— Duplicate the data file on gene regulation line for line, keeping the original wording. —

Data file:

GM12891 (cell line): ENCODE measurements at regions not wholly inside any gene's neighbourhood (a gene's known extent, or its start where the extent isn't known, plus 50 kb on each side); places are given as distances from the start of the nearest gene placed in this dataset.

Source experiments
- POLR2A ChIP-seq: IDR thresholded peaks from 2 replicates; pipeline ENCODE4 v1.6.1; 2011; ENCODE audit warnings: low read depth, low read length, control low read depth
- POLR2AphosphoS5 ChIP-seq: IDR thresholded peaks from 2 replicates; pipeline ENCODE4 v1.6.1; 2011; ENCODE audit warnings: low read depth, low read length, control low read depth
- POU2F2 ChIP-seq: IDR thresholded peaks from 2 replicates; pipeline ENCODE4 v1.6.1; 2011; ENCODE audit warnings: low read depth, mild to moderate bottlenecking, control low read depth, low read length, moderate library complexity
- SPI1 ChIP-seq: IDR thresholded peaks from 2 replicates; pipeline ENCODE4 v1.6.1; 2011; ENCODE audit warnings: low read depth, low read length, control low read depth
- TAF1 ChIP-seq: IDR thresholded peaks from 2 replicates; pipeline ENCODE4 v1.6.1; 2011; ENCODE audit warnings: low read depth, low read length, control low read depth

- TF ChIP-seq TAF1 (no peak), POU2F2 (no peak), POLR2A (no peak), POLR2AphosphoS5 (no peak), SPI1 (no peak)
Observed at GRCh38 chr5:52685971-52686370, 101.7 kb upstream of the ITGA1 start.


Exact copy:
GM12891 (cell line): ENCODE measurements at regions not wholly inside any gene's neighbourhood (a gene's known extent, or its start where the extent isn't known, plus 50 kb on each side); places are given as distances from the start of the nearest gene placed in this dataset.

Source experiments
- POLR2A ChIP-seq: IDR thresholded peaks from 2 replicates; pipeline ENCODE4 v1.6.1; 2011; ENCODE audit warnings: low read depth, low read length, control low read depth
- POLR2AphosphoS5 ChIP-seq: IDR thresholded peaks from 2 replicates; pipeline ENCODE4 v1.6.1; 2011; ENCODE audit warnings: low read depth, low read length, control low read depth
- POU2F2 ChIP-seq: IDR thresholded peaks from 2 replicates; pipeline ENCODE4 v1.6.1; 2011; ENCODE audit warnings: low read depth, mild to moderate bottlenecking, control low read depth, low read length, moderate library complexity
- SPI1 ChIP-seq: IDR thresholded peaks from 2 replicates; pipeline ENCODE4 v1.6.1; 2011; ENCODE audit warnings: low read depth, low read length, control low read depth
- TAF1 ChIP-seq: IDR thresholded peaks from 2 replicates; pipeline ENCODE4 v1.6.1; 2011; ENCODE audit warnings: low read depth, low read length, control low read depth

- TF ChIP-seq TAF1 (no peak), POU2F2 (no peak), POLR2A (no peak), POLR2AphosphoS5 (no peak), SPI1 (no peak)
Observed at GRCh38 chr5:52685971-52686370, 101.7 kb upstream of the ITGA1 start.